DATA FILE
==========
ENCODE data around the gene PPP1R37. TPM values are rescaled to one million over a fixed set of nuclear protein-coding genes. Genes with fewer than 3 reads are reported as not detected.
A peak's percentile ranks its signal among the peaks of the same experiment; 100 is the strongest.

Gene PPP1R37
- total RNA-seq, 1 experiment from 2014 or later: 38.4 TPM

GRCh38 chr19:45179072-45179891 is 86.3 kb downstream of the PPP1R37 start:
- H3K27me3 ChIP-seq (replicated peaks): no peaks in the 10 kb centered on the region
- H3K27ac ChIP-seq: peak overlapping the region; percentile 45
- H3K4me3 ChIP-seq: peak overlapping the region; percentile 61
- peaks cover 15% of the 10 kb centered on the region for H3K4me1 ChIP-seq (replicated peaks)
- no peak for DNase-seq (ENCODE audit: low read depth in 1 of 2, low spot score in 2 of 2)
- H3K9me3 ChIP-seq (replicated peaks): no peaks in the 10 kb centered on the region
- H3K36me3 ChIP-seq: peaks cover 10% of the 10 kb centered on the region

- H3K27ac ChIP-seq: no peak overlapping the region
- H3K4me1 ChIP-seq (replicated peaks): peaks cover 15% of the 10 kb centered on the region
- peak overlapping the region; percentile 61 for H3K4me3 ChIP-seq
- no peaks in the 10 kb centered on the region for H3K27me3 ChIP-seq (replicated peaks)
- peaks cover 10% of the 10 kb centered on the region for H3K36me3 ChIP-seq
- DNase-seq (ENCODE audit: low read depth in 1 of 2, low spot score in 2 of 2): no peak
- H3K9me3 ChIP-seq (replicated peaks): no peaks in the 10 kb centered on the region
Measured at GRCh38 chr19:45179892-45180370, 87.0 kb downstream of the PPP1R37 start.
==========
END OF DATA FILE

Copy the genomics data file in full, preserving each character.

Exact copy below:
ENCODE data around the gene PPP1R37. TPM values are rescaled to one million over a fixed set of nuclear protein-coding genes. Genes with fewer than 3 reads are reported as not detected.
A peak's percentile ranks its signal among the peaks of the same experiment; 100 is the strongest.

Gene PPP1R37
- total RNA-seq, 1 experiment from 2014 or later: 38.4 TPM

GRCh38 chr19:45179072-45179891 is 86.3 kb downstream of the PPP1R37 start:
- H3K27me3 ChIP-seq (replicated peaks): no peaks in the 10 kb centered on the region
- H3K27ac ChIP-seq: peak overlapping the region; percentile 45
- H3K4me3 ChIP-seq: peak overlapping the region; percentile 61
- peaks cover 15% of the 10 kb centered on the region for H3K4me1 ChIP-seq (replicated peaks)
- no peak for DNase-seq (ENCODE audit: low read depth in 1 of 2, low spot score in 2 of 2)
- H3K9me3 ChIP-seq (replicated peaks): no peaks in the 10 kb centered on the region
- H3K36me3 ChIP-seq: peaks cover 10% of the 10 kb centered on the region

- H3K27ac ChIP-seq: no peak overlapping the region
- H3K4me1 ChIP-seq (replicated peaks): peaks cover 15% of the 10 kb centered on the region
- peak overlapping the region; percentile 61 for H3K4me3 ChIP-seq
- no peaks in the 10 kb centered on the region for H3K27me3 ChIP-seq (replicated peaks)
- peaks cover 10% of the 10 kb centered on the region for H3K36me3 ChIP-seq
- DNase-seq (ENCODE audit: low read depth in 1 of 2, low spot score in 2 of 2): no peak
- H3K9me3 ChIP-seq (replicated peaks): no peaks in the 10 kb centered on the region
Measured at GRCh38 chr19:45179892-45180370, 87.0 kb downstream of the PPP1R37 start.